“Lucy in the Sky” is that rare attempt at cinematic art that goes so far off the rails that it manages to do everything wrong.
Ill-conceived and poorly executed, it wastes its phenomenal cast thanks to its morass of overwrought visuals and contradictory messaging.
Whatever it was that the minds behind this film were out to say or show with this film at the outset gets completely lost in the final product. In its place, audiences get two hours of predictable melodrama and just plain weird directorial choices.
What’s it about?
“Lucy in the Sky” ostensibly at first presents itself as a character study.
It introduces audiences to astronaut Lucy Cola (Natalie Portman), who to all appearances is the quintessential portrait of success. Ambitious and driven, she’s a career-minded woman who at the same time has cultivated a happy marriage with Drew (Dan Stevens), a NASA public relations employee.
But everything changes for Lucy after her first space shuttle flight. Seeing her world rendered so small by the view from in orbit, she encounters trouble when she’s once again earthbound.
All her goals and aspirations, all her achievements to that point all are suddenly so very small and insignificant against the backdrop of space. As she struggles with that realization, she becomes more desperate to get back up there in a future mission.
In the meantime, as her will to remain connected to everything that meant anything before she went into space wanes, her behavior becomes first erratic, then outright dangerous.
How far will she go to re-connect with the only thing left that feels “real” to her? How far will she take her new “mission” before she realizes that her perception of what’s “real” is no longer reliable?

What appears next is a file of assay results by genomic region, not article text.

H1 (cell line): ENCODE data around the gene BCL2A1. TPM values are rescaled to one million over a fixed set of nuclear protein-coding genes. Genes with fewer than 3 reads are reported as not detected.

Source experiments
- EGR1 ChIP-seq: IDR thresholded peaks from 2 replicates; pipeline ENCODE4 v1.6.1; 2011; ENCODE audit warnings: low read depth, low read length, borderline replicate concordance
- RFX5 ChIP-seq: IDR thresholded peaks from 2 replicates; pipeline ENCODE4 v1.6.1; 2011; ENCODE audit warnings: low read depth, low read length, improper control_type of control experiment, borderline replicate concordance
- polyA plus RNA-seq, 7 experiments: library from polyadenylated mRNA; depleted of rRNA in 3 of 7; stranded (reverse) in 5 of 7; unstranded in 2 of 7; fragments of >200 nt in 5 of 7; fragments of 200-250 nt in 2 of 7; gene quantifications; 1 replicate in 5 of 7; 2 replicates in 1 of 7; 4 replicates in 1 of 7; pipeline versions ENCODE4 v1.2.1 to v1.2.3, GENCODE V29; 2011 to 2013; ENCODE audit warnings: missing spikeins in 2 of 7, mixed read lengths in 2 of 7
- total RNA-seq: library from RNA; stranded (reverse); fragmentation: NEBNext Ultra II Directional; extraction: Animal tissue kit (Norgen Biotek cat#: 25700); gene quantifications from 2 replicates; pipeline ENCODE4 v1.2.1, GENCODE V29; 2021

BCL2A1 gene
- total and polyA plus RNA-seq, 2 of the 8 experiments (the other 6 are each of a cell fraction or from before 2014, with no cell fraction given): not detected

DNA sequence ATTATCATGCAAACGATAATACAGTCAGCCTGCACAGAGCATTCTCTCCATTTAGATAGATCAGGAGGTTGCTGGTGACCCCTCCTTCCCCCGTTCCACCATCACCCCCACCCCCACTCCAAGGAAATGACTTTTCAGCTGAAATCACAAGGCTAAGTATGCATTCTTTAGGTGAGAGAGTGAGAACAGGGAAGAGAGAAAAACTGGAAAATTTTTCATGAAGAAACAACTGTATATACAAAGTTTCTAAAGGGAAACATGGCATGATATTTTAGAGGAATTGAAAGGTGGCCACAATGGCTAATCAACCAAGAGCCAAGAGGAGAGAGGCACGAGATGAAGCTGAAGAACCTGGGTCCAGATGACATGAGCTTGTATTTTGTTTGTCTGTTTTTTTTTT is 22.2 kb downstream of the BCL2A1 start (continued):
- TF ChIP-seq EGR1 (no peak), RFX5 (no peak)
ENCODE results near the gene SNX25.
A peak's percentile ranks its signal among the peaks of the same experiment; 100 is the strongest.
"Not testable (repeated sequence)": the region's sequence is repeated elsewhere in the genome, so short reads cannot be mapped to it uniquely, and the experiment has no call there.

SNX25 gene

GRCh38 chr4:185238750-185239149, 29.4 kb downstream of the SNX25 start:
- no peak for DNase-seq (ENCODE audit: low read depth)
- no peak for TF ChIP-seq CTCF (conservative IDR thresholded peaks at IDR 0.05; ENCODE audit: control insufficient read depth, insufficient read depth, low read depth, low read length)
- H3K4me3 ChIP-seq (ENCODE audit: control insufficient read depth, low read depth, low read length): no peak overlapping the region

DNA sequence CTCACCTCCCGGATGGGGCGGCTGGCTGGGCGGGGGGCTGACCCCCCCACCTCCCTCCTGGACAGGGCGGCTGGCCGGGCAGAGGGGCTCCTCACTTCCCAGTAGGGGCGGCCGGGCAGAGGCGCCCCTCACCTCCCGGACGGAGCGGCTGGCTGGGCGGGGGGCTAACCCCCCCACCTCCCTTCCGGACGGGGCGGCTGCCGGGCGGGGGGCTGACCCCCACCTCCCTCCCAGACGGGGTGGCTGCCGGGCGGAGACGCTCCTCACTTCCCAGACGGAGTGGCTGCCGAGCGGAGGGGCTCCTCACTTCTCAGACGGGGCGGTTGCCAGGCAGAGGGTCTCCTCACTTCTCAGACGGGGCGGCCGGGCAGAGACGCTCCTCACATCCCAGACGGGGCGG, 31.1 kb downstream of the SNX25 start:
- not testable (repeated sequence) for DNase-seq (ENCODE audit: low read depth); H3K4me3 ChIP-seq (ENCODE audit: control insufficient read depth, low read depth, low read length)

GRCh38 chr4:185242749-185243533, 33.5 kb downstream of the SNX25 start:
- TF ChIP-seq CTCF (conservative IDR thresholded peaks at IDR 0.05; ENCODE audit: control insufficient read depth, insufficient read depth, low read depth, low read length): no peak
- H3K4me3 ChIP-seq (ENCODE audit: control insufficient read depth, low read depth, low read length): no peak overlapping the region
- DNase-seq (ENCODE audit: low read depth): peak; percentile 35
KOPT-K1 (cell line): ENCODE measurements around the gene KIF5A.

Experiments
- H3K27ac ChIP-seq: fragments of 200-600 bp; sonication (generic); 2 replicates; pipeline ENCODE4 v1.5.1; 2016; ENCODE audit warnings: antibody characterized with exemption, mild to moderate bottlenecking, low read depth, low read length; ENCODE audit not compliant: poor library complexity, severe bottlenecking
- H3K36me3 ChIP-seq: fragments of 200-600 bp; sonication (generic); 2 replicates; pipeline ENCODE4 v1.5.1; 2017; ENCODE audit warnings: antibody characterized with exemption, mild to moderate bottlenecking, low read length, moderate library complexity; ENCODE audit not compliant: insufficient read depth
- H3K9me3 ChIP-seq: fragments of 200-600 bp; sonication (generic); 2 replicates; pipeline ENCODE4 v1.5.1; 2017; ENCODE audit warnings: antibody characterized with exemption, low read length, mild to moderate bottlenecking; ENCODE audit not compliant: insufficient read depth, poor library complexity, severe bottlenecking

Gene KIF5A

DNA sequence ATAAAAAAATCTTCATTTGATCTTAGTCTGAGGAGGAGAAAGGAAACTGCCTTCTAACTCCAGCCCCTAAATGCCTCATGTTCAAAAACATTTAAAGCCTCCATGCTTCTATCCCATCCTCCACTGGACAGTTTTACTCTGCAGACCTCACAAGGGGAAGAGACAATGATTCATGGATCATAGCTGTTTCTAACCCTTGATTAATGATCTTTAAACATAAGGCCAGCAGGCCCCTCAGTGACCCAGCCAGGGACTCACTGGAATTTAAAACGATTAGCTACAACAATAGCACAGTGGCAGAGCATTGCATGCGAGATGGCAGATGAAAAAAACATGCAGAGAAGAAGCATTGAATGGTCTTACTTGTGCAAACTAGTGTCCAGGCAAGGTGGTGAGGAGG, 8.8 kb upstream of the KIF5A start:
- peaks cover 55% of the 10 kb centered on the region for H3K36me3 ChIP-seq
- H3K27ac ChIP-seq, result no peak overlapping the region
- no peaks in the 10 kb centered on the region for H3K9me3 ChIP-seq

Getting lost in execution
“Lucy in the Sky” comes from the team behind the FX TV series “Legion.”
Writer/director Noah Hawley and producer Brian C. Brown (along with Elliott DiGuiseppi) attempt to bring a similar fast-and-loose approach to reality perception to this story, which they claim is inspired by true events.
Anyone familiar with the real-life story of NASA astronaut Lisa Nowak should recognize which events they’re drawing near the end of the film.
The film doesn’t try to depict Nowak’s exact story, though. Hawley and Brown seem more interested in exploring what might make someone like Nowak, a brilliant and strong-willed overachiever, unravel.
On paper, it’s an interesting concept for a character-driven film. However, Hawley’s approach to the visuals is so distracting that it’s difficult to figure out just where he wants to go with that concept.
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So much of “Lucy in the Sky” just feels like the filmmakers overthought the visuals and lost sight of simply telling a compelling story.
Between switching back and forth between different aspect ratios — widescreen to tube-TV 4×3 and back again — to attempts to depict “floating” and “out of body” experiences through green-screen effects, after a while it just feels like a barrage of nonsensical stylistic choices.
And then there’s the acting. About the only thing you can say about Portman here is that it’s a committed performance. But between the deep southern-fried accent she speaks in and the limited range of facial expressions she utilizes here, there may be a Razzie in her future come Oscars season.
Maybe to Hawley, there was a sense and a method to the madness here. But grasping for it while watching the film turns into an inescapable distraction. It all just feels like a waste — waste of effort, waste of talent, waste of time.
Lucy in the Sky
Starring Natalie Portman, Jon Hamm, Zazie Beetz, Dan Stevens, Colman Domingo, and Ellen Burstyn. Directed by Noah Hawley.
Running time: 124 minutes
Rated R for language and some sexual content.